Wrestling With Creative Self-Doubt? Join the Party
“The worst enemy to creativity is self-doubt.” — Sylvia Plath
By Thea Fiore-Bloom, PhD
Sometimes I catch myself assuming that successful professional artists soar through the seasons, powered by infinite self-love and piloted by creative confidence.
I have to repeatedly remind myself that’s a big, fat lie.
All Artists Have Creative Self-Doubt
All professional artists, even at the highest levels, do time in the Land of Doubt & Insecurity.
Why are they insecure?
After all, their work is great, people love it, tell them so and even buy it.
Because they’re human.
No one’s DNA rearranges itself once they sell a piece, publish a book or get a Costco-sized load of likes.
Those creatives we deem successful, do get elated when nice things happen for them.
But in a minute or a month, they’re back to dancing with doubt just like the rest of us. (This can be doubly true for women artists.)
Boundary-breaking digital artist Beth Spencer is just like you and me; Some days she is calm and confident, some days she contemplates packing it in.
However, there are two things that differentiate Spencer from many of us.
Two game-changing behaviors we can easily take on board in our own art practice.
1. Spencer Admits To Self-Doubt
Spencer has the guts to admit her self-doubt in public and even to make art about it.
So the first thing we need when we are down is to admit our doubt and make art about it (no one else needs to ever see it.)
“Doubt, insecurity, frustration…they’re with me all the time, Spencer said. “But once in a while…once in a while…I manage to make something I really love.”
Burgeoning numbers of fans on Spencer’s site, on Deviant Art, appreciate her unique style, which she refers to as “dark whimsy.”
One popular piece of Spencer’s, “The Arrows” is seen here.
I asked the artist to tell us more about the figure and the plaques beneath her (labeled Doubt, Insecurity, and Frustration):
“This piece is about the doubts that plague me when I make my art,” said Spencer. “‘Is my stuff good enough? Should I bother? Why can’t I be as good as _________?'”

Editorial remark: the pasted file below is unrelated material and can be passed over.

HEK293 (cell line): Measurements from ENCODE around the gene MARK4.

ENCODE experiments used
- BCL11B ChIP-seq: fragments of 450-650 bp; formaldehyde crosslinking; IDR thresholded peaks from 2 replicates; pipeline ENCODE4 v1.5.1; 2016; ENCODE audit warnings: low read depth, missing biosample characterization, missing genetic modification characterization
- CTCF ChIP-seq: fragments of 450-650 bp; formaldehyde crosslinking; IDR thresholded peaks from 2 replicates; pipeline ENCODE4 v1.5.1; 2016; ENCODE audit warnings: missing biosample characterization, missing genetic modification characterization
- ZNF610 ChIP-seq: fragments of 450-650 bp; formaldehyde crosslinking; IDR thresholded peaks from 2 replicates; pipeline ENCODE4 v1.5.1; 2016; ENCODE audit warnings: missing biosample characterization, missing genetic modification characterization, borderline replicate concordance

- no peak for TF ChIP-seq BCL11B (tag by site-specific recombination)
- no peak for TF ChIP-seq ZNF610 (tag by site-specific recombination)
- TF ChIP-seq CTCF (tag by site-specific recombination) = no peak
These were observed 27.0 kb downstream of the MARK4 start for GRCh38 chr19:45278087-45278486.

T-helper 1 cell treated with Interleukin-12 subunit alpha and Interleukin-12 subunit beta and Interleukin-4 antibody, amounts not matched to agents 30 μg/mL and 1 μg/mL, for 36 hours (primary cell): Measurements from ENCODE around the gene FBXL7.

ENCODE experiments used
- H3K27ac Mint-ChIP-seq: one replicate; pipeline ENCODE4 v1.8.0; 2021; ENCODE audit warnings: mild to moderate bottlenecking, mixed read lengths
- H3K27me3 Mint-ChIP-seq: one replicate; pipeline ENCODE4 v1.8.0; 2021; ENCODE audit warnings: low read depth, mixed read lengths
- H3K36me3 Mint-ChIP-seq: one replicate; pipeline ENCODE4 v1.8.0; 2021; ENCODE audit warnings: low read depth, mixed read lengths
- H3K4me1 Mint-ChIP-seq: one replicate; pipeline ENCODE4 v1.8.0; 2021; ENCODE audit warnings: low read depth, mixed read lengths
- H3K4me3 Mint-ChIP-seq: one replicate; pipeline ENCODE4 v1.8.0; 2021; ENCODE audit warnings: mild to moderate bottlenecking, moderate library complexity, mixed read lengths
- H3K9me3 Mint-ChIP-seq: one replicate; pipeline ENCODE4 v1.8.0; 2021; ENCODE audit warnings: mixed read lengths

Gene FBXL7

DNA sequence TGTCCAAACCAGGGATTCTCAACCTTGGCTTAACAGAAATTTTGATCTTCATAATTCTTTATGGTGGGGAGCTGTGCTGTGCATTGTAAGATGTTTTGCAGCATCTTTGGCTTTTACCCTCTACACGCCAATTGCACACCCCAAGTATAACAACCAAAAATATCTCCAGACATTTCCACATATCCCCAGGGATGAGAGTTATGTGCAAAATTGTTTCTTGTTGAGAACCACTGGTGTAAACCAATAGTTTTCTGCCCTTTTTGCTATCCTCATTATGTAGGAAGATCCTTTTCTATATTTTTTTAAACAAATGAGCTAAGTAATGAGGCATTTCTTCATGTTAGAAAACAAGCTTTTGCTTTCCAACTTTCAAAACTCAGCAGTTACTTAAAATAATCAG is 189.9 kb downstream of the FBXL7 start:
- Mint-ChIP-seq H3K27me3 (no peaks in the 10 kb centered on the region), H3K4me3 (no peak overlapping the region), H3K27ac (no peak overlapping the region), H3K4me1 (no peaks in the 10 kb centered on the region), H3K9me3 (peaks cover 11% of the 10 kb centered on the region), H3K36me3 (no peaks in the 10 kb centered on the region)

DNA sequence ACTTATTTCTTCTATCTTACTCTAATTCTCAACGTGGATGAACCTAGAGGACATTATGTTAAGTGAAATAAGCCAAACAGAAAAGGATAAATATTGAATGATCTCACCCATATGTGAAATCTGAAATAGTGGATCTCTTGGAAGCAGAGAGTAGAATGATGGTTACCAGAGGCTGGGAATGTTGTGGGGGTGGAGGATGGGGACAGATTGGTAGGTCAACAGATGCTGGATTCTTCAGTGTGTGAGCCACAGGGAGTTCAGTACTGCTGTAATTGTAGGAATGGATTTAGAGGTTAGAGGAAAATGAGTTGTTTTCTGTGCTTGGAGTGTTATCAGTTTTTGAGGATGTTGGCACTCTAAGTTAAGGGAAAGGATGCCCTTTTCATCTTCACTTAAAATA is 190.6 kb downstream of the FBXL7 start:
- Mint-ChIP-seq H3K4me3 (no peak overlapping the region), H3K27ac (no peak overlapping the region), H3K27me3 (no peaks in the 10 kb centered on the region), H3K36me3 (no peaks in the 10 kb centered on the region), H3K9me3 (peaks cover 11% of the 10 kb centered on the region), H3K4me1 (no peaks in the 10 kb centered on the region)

“The Arrows” is about not giving up the fight.
Spencer wanted to show she’s still upright and trying again and again to create things she (and hopefully others) will like despite creative fear.
“The figure in the piece is still standing, …er, perching, even with those arrows in her back,” said Spencer. Can you relate?
But just because Spencer experiences self-doubt doesn’t mean she allows it to stop her from creating an ever-expanding portfolio of work.
Spencer has a technique she’s developed over time to temporarily bypass creative self-doubt and drive her further forward.
2. Only Make Art YOU Like When You’re Feeling Self-Doubt
Spencer makes work that pleases— herself.
“Because we artists are our own toughest critics, said Spencer, “It’s important to hang on to those moments when we please ourselves.
What was the last piece you made that really thrilled you?
“I remember the times I made something that really thrilled *myself* and that’s the feeling that drives me to keep creating,” said Spencer.
“I am still learning to accept the fact that I do my own thing.”
“I’ve honed my own style and that even if I go back to the same well again and again, it’s a good and original well, and that’s ok,” Spencer said.
Spencer advice for other artists or writers on facing or foiling doubt and frustration?
“Make what YOU like, even while understanding that we aren’t making art in a vacuum.
Of course, it’s ok to crave admiration and positive feedback.
(And it’s ok to be upset when you don’t get it.)
But still…make what YOU like.
Make what makes you stand back and smile and say, ‘THAT’S ME.’
Put yourself on the canvas. It’s really the most immensely satisfying thing you can do.”